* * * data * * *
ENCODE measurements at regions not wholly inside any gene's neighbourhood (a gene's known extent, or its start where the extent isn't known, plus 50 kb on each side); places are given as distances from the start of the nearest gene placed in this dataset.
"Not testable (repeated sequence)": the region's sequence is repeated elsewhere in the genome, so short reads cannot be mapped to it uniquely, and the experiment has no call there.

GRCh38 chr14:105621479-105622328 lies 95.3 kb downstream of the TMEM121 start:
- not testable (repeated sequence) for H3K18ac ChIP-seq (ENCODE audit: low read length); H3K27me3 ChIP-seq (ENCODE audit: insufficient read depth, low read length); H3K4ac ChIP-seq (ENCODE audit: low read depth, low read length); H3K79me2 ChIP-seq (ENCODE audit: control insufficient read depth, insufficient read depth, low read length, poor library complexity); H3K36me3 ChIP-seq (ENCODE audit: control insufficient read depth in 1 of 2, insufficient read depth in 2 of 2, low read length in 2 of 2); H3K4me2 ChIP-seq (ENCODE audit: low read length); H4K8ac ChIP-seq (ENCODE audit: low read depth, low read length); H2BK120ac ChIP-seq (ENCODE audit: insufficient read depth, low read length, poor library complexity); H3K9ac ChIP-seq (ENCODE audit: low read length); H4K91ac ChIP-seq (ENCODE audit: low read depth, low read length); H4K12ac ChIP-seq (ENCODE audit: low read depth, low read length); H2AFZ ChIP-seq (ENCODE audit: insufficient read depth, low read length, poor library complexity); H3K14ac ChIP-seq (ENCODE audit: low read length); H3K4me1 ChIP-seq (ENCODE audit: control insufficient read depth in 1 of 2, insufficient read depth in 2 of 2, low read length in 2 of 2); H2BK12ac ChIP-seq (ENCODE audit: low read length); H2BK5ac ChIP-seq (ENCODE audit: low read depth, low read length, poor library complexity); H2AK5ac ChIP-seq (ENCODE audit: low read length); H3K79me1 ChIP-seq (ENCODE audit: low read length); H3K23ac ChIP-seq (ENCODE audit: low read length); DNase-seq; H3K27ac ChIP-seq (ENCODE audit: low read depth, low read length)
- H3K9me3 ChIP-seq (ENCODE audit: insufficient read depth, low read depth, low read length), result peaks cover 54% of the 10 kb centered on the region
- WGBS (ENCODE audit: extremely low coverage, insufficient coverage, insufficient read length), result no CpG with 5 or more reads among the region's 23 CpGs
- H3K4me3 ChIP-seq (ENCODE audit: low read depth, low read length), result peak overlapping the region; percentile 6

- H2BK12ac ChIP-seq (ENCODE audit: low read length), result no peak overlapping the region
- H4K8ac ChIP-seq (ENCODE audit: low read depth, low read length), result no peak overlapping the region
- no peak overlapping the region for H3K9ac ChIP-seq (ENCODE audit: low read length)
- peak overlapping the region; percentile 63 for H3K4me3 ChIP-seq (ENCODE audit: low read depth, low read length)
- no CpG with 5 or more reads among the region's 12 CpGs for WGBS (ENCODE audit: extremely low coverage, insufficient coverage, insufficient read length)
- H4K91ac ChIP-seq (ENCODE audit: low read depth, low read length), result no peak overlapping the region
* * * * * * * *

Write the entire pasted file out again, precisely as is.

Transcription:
ENCODE measurements at regions not wholly inside any gene's neighbourhood (a gene's known extent, or its start where the extent isn't known, plus 50 kb on each side); places are given as distances from the start of the nearest gene placed in this dataset.
"Not testable (repeated sequence)": the region's sequence is repeated elsewhere in the genome, so short reads cannot be mapped to it uniquely, and the experiment has no call there.

GRCh38 chr14:105621479-105622328 lies 95.3 kb downstream of the TMEM121 start:
- not testable (repeated sequence) for H3K18ac ChIP-seq (ENCODE audit: low read length); H3K27me3 ChIP-seq (ENCODE audit: insufficient read depth, low read length); H3K4ac ChIP-seq (ENCODE audit: low read depth, low read length); H3K79me2 ChIP-seq (ENCODE audit: control insufficient read depth, insufficient read depth, low read length, poor library complexity); H3K36me3 ChIP-seq (ENCODE audit: control insufficient read depth in 1 of 2, insufficient read depth in 2 of 2, low read length in 2 of 2); H3K4me2 ChIP-seq (ENCODE audit: low read length); H4K8ac ChIP-seq (ENCODE audit: low read depth, low read length); H2BK120ac ChIP-seq (ENCODE audit: insufficient read depth, low read length, poor library complexity); H3K9ac ChIP-seq (ENCODE audit: low read length); H4K91ac ChIP-seq (ENCODE audit: low read depth, low read length); H4K12ac ChIP-seq (ENCODE audit: low read depth, low read length); H2AFZ ChIP-seq (ENCODE audit: insufficient read depth, low read length, poor library complexity); H3K14ac ChIP-seq (ENCODE audit: low read length); H3K4me1 ChIP-seq (ENCODE audit: control insufficient read depth in 1 of 2, insufficient read depth in 2 of 2, low read length in 2 of 2); H2BK12ac ChIP-seq (ENCODE audit: low read length); H2BK5ac ChIP-seq (ENCODE audit: low read depth, low read length, poor library complexity); H2AK5ac ChIP-seq (ENCODE audit: low read length); H3K79me1 ChIP-seq (ENCODE audit: low read length); H3K23ac ChIP-seq (ENCODE audit: low read length); DNase-seq; H3K27ac ChIP-seq (ENCODE audit: low read depth, low read length)
- H3K9me3 ChIP-seq (ENCODE audit: insufficient read depth, low read depth, low read length), result peaks cover 54% of the 10 kb centered on the region
- WGBS (ENCODE audit: extremely low coverage, insufficient coverage, insufficient read length), result no CpG with 5 or more reads among the region's 23 CpGs
- H3K4me3 ChIP-seq (ENCODE audit: low read depth, low read length), result peak overlapping the region; percentile 6

- H2BK12ac ChIP-seq (ENCODE audit: low read length), result no peak overlapping the region
- H4K8ac ChIP-seq (ENCODE audit: low read depth, low read length), result no peak overlapping the region
- no peak overlapping the region for H3K9ac ChIP-seq (ENCODE audit: low read length)
- peak overlapping the region; percentile 63 for H3K4me3 ChIP-seq (ENCODE audit: low read depth, low read length)
- no CpG with 5 or more reads among the region's 12 CpGs for WGBS (ENCODE audit: extremely low coverage, insufficient coverage, insufficient read length)
- H4K91ac ChIP-seq (ENCODE audit: low read depth, low read length), result no peak overlapping the region